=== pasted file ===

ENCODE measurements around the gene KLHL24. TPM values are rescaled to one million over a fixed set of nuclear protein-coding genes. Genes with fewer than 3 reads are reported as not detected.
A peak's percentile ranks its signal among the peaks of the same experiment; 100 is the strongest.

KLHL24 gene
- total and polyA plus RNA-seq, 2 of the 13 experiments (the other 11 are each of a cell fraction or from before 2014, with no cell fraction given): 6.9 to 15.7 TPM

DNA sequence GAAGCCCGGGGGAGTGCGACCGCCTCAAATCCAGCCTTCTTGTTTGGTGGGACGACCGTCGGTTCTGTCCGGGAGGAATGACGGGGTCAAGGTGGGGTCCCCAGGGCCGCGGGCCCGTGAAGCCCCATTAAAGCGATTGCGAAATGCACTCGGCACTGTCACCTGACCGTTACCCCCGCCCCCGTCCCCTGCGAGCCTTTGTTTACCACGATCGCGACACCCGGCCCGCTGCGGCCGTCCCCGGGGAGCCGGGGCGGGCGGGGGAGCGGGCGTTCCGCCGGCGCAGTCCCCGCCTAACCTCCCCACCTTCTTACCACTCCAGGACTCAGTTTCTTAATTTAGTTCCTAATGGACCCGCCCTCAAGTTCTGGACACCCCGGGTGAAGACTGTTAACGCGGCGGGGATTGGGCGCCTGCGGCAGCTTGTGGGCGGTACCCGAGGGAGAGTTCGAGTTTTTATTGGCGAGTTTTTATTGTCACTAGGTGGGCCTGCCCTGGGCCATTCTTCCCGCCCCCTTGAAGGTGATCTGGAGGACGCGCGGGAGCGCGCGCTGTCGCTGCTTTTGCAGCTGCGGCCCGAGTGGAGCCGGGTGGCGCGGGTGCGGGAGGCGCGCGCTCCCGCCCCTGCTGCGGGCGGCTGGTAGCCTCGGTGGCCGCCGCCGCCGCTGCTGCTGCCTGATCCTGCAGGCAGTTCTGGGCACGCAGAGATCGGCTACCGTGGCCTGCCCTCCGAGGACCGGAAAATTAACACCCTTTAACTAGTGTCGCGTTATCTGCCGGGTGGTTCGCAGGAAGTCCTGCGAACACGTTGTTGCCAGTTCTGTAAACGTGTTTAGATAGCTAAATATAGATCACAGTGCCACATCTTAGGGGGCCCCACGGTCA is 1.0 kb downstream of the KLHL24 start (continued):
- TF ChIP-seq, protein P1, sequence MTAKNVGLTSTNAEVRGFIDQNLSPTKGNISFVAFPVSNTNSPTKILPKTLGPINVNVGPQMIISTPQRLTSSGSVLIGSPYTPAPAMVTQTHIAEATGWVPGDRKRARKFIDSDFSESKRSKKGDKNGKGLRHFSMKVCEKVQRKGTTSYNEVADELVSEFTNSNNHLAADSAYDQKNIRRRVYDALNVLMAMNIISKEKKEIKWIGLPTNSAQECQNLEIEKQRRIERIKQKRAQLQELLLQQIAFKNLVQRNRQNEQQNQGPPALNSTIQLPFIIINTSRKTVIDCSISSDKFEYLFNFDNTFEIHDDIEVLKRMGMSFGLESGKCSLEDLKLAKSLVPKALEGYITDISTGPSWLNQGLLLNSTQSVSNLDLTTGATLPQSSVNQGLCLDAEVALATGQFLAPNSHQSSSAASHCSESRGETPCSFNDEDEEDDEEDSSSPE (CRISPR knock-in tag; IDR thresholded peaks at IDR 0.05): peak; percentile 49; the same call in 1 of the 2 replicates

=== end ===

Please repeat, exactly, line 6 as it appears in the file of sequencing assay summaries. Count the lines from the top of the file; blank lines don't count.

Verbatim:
- TF ChIP-seq, protein P1, sequence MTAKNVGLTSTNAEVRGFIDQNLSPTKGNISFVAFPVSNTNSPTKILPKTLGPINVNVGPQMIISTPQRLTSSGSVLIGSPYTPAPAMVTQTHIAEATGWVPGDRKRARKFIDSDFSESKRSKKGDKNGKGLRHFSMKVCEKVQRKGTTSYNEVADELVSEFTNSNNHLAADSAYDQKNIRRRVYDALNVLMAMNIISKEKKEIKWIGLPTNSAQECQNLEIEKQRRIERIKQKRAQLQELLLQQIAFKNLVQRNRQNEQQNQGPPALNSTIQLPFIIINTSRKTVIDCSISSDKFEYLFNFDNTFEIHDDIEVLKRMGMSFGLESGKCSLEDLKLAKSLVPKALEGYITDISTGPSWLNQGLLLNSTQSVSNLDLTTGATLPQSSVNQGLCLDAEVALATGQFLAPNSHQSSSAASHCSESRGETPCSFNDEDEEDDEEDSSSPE (CRISPR knock-in tag; IDR thresholded peaks at IDR 0.05): peak; percentile 49; the same call in 1 of the 2 replicates